21 August 2005

Report from a bubble

Yesterday's post was from a café. So is today's. A friend once said, in connection with my Today pictures, that I seem to spend a lot of time in cafés ... and it's true that, if I am to do something which involves sitting for any length of time at a desk or table, I tend to gravitate to a café or its equivalent. Why sit at a desk in an office, when I could be enjoying the constant theatre of life around me? In a university or college environment, I'd rather work surrounded by the open buzz of students (who are, after all, usually my reason for being in such an environment) than in the confined hush of a staff workroom. The same applies to a company premises, where the canteen is more stimulating than an office. And if I am not tied to such a place, then a café, or a park, or a café in a park ... or, if time permits, just an open cliff top ... but a café is pretty good. What else, after all, are laptops and pocket computers and satellite or cellular communications for?

Today, it's another café. Today, in fact, it's a café in a large store, which is unusual for me – I usually tend to the smaller places. My first excursions into candid people photography were made in the comforting anonymity of a basement café at a Bon Marché department store (now, I believe, Debenhams). I was fourteen then; I soon returned to the small café culture with which I had grown up, around which my Mediterranean teens and early adulthood revolved. Nevertheless ... every now and then, usually prompted by some more utilitarian purpose, I occasionally take to a shopping mall or large store and watch the altogether different stream of life which it offers. Occasionally the soulless, or the more organically human shopping centre, or just my local supermarket. Today it's an Ikea superstore.

Wherever they are, these places are really linked to the smaller café only in name. I should really call them cafeterias. They are industrial units, not social entities. They have input, process and output stages. They are designed to retain customers within the retail space. Human beings form their own social spaces within, but they are spaces brought in with them like tents – families, pairs of friends shopping together, couples planning a new home.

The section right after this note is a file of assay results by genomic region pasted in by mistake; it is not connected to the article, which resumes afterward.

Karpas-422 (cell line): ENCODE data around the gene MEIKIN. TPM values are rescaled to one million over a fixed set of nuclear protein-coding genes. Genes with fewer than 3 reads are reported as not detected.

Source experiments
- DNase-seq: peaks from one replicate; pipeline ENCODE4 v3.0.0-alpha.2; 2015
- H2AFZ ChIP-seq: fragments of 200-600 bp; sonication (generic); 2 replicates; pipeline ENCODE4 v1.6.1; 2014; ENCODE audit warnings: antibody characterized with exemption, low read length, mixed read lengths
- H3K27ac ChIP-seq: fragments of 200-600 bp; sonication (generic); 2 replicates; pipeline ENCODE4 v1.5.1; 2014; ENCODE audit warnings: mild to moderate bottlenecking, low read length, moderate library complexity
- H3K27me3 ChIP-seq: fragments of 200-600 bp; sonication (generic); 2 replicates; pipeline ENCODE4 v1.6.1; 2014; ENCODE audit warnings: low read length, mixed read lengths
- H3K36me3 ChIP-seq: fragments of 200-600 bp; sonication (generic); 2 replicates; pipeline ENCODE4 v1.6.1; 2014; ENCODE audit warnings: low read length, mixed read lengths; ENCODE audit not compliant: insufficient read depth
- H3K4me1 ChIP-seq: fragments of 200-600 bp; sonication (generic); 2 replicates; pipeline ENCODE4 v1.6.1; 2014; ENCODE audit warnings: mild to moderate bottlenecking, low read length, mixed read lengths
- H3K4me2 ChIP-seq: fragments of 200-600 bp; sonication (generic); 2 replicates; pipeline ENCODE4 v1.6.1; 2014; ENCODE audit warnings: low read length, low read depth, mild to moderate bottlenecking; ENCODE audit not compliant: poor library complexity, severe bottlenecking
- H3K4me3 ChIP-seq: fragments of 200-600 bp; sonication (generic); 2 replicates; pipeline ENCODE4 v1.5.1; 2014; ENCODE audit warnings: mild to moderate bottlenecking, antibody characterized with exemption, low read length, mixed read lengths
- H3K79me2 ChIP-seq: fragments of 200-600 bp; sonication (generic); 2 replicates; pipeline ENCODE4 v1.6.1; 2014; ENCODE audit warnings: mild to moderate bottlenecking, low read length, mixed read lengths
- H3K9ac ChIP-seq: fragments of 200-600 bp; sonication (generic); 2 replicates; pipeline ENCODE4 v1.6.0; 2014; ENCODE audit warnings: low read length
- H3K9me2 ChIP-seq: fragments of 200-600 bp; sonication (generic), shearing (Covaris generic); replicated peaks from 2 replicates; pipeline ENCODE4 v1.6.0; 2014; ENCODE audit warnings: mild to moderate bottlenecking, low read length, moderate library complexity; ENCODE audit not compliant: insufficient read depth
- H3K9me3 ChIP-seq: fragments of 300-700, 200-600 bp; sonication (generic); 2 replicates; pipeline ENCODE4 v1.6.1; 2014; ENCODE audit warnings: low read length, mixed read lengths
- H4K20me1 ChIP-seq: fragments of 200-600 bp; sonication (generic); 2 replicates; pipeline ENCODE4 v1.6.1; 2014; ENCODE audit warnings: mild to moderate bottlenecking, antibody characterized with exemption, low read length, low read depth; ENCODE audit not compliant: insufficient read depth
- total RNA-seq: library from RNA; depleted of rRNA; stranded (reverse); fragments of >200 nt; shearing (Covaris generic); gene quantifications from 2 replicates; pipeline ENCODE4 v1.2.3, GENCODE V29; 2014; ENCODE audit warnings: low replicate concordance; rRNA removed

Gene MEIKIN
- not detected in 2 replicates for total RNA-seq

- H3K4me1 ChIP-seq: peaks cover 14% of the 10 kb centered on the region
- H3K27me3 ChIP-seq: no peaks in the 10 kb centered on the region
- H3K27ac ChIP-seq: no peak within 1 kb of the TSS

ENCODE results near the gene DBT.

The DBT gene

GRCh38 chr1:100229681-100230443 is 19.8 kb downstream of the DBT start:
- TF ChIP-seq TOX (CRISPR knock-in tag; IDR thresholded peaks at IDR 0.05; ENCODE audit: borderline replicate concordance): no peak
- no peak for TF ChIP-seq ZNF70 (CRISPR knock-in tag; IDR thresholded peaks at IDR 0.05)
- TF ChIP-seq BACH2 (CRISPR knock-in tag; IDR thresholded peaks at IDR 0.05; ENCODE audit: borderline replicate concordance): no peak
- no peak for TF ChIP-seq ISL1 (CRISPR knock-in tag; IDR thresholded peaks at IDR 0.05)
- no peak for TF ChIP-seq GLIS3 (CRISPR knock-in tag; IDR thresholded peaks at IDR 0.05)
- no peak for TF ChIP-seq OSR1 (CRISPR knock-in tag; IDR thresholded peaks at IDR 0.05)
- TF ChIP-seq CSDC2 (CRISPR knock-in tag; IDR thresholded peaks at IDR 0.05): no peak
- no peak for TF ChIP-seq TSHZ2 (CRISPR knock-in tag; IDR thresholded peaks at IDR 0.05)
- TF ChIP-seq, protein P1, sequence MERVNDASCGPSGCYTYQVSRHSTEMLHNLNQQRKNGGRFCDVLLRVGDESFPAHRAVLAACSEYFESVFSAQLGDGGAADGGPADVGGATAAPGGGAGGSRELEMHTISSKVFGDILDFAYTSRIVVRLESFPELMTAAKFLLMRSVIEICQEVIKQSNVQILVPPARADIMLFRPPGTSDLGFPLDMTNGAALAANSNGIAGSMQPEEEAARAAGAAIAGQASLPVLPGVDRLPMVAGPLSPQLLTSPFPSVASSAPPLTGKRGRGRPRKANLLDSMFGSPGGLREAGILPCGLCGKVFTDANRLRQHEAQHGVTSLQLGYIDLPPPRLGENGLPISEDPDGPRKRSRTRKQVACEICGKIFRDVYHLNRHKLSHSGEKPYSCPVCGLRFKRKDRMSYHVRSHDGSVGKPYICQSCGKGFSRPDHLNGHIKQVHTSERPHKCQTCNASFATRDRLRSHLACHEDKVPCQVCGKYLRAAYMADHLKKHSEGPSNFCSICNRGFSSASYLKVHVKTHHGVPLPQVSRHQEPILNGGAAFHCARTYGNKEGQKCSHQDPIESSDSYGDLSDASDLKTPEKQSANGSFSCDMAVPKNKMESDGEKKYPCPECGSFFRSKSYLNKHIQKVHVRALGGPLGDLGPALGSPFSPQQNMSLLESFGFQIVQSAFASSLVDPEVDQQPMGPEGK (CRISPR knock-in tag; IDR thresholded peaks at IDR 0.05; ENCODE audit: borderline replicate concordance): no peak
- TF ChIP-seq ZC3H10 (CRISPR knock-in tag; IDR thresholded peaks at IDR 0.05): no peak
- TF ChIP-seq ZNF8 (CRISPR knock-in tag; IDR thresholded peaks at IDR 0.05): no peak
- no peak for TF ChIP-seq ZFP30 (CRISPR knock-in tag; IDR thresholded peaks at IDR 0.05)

This café couldn't, in short, be more different from the one in which I wrote yesterday. People watching here is not the immersive ethnology of the true café environment but something more akin to watching laboratory animals, birds from a hide, or ocean floor colonies from a bathyscaphe. From my bubble at this table I watch across the aisle as life plays itself out in other hermetically sealed bubbles at other tables. Those other bubbles are close enough to reach out and touch, but as unreachable as the methane seas of Titan.

Despite all that, with its cold similes, people are the same here as anywhere; only their environment is different. Curiously, people behave within their bubbles more as they would in a private space, not a public one. It is as if their bubble excludes the rest of the world only an arm's length away, insulating them from public requirements. If they are as unreachable as the moon to me, so am I to them – and as irrelevant to their lives, as well.

Across from me now, a father bounces his child on his knee, making the sort of faces and noises which adults make when with very small children in their own homes, but not in front of other human beings. Directly in font of me, a young couple kiss and touch in a way that will evaporate into self consciousness when they move out of the cafeteria.

To my right, a baby in a high chair looks at me in frank interest. When I look up he smiles the huge, open, generous and unconditional smile of which only babies and small children are capable. I smile back, a rare communication across the gulf, but it would be a mistake to maintain the contact: it breaks the unspoken rules of the environment. The baby will one day learn this in order to grow and survive. I look back down again at my little pocket computer screen, and continue typing in isolation.

Child to child recognition is the only exception to this insular code. I notice, from the corner of my eye, that the baby on my right has transferred his frank attention to a point on my left; glancing that way I see a small girl returning it. Several tables away, a child of about three is crying; though its parents ignore it, several other children of similar ages lock their attention onto this distress signal like beacon locators and then stare at each other in mutual recognition. A child in an adult world is as much a bubble as tables are for me and for the other adults around: they see in each other a commonalty of existence, experience and condition which adults, even family, can never share. Children meeting in an adult world, like me in this cafeteria, are lone voyagers in a strange land; to them, the adult sea around them is as alien and uncrossable as the aisles between tables are to us – and they feel no more kinship with me than would an oceanographer for the anglerfish peering blindly in through the bathyscaphe window.

And, with that, it's time to resurface. Immersion is educational, similes and metaphors informative, but the wise explorer doesn't stay under long enough for the similes and metaphors to seep inside the bathyscaphe and become confused with reality.

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